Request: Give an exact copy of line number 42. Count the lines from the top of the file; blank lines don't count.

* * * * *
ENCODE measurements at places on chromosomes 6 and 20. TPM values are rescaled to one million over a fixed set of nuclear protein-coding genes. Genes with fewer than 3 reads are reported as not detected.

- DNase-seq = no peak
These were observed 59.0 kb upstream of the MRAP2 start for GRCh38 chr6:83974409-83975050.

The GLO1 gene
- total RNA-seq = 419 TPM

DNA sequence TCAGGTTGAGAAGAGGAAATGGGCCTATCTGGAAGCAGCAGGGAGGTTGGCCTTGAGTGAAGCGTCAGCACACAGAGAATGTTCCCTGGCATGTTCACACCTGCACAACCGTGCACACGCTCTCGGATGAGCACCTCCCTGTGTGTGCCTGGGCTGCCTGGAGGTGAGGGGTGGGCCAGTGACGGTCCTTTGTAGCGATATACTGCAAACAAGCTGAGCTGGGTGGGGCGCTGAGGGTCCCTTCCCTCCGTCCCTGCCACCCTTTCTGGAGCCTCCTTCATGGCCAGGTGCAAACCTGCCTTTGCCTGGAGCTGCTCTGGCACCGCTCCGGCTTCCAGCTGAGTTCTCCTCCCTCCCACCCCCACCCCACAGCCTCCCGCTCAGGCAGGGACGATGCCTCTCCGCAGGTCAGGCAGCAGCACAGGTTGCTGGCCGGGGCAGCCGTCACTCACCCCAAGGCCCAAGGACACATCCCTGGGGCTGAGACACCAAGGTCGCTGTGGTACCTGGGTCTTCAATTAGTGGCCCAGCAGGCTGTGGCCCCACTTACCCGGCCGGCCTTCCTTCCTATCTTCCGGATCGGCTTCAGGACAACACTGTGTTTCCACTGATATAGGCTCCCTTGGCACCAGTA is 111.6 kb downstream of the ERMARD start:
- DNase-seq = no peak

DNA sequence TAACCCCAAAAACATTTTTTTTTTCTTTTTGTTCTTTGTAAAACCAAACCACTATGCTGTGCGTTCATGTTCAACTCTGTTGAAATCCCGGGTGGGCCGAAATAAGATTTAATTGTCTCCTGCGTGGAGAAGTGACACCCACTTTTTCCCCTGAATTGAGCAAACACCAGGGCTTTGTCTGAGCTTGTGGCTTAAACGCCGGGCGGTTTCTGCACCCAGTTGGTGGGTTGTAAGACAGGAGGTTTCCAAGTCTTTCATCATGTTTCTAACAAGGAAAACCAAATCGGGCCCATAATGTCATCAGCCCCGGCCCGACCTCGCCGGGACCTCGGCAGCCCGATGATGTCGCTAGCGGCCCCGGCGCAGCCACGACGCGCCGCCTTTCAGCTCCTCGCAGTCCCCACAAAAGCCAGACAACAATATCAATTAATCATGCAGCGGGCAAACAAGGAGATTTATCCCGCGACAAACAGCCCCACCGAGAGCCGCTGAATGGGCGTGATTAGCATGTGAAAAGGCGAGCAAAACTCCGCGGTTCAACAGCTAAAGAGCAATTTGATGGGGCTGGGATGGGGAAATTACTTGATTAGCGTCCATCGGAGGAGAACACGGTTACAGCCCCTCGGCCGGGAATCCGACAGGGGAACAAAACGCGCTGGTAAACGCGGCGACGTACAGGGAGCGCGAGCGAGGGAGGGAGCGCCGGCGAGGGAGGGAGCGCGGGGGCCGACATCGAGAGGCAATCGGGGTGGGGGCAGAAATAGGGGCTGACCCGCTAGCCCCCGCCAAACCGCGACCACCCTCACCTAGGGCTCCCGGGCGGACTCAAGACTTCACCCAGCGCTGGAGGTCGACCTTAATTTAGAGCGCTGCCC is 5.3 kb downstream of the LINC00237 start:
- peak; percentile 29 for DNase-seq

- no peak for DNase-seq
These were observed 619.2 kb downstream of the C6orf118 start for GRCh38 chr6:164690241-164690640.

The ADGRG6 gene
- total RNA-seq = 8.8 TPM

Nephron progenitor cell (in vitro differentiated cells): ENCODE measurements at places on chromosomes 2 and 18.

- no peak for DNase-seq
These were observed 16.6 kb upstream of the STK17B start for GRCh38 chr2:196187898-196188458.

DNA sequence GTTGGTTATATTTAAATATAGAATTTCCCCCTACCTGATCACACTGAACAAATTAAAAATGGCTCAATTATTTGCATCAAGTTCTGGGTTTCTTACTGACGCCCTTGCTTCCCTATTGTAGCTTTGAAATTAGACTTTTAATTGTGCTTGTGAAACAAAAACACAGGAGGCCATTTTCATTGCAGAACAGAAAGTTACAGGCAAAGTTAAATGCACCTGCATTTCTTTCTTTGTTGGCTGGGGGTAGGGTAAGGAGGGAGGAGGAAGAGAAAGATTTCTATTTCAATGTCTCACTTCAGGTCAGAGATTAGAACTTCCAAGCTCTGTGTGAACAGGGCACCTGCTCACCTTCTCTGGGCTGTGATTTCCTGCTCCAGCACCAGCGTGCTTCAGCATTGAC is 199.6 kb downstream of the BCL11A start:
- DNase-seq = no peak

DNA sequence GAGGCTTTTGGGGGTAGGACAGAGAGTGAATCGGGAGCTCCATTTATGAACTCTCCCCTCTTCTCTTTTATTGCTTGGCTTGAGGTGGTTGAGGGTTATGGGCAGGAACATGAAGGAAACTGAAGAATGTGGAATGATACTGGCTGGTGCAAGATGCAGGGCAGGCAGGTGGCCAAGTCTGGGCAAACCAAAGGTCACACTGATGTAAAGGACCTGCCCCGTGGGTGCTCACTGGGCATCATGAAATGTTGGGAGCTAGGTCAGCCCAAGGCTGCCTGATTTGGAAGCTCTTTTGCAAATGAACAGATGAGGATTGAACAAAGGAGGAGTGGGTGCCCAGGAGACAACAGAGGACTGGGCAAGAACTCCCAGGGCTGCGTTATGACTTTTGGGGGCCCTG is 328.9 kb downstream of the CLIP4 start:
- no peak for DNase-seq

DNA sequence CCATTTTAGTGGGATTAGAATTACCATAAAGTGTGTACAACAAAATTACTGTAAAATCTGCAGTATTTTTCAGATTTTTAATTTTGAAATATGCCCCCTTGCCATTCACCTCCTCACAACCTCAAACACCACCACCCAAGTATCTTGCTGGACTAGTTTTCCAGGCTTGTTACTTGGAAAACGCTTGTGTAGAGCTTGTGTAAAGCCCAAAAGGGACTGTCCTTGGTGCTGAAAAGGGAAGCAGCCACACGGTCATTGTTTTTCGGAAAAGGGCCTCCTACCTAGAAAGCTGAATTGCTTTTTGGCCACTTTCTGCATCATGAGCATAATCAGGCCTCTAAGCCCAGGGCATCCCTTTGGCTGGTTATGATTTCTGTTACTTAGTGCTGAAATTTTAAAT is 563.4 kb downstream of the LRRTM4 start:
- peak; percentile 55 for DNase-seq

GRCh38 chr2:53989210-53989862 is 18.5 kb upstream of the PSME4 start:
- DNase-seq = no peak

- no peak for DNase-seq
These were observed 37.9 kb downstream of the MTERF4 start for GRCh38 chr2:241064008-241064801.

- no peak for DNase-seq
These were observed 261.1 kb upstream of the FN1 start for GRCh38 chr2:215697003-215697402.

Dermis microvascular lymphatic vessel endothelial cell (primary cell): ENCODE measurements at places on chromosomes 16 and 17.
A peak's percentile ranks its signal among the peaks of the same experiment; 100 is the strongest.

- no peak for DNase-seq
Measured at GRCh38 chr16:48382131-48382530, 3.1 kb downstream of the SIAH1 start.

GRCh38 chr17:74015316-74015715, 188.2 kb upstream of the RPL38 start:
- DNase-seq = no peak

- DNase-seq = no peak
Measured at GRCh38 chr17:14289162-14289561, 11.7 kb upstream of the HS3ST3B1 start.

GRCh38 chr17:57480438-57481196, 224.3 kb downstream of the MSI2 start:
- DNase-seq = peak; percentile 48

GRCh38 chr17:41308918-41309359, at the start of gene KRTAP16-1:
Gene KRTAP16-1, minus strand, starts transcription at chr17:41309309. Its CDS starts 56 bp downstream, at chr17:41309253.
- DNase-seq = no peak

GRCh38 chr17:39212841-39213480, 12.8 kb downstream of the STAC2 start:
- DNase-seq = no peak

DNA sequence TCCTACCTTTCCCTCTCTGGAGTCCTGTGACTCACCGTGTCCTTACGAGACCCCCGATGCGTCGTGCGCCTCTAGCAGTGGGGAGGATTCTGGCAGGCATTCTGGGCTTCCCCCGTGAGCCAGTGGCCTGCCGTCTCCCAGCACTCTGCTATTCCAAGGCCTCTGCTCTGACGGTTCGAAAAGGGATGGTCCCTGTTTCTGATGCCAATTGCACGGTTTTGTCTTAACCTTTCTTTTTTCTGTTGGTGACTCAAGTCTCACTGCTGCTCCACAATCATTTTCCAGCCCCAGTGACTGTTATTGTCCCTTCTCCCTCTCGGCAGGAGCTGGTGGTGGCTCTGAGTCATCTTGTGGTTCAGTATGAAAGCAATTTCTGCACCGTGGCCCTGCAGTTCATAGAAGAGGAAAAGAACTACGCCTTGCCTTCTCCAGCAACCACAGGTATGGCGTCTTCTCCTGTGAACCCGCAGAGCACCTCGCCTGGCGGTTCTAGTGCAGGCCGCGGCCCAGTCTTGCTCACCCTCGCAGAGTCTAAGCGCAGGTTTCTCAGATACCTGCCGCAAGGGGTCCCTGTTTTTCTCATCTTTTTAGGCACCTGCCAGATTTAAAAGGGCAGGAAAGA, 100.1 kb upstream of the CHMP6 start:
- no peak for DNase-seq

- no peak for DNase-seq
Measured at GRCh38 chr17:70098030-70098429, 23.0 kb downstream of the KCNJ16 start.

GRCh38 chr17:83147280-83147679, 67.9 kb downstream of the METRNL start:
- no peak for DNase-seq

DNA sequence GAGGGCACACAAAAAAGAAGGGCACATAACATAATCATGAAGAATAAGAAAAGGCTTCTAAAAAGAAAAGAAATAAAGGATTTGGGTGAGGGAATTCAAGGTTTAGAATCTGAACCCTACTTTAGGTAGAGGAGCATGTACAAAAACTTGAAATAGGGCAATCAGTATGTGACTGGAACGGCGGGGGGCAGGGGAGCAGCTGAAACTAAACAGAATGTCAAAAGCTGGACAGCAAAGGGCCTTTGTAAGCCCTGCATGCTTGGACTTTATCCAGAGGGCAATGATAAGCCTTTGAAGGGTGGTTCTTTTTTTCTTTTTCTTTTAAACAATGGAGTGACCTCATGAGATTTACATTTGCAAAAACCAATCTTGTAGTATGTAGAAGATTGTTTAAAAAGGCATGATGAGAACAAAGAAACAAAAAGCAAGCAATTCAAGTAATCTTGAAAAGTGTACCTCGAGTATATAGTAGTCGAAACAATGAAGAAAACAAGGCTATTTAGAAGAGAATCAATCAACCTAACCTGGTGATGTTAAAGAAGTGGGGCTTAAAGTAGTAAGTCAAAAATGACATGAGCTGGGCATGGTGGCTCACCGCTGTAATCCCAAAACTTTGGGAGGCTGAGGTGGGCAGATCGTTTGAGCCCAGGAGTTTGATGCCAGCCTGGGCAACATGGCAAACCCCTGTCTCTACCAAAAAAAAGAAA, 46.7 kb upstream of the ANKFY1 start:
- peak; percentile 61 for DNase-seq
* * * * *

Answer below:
GRCh38 chr17:39212841-39213480, 12.8 kb downstream of the STAC2 start: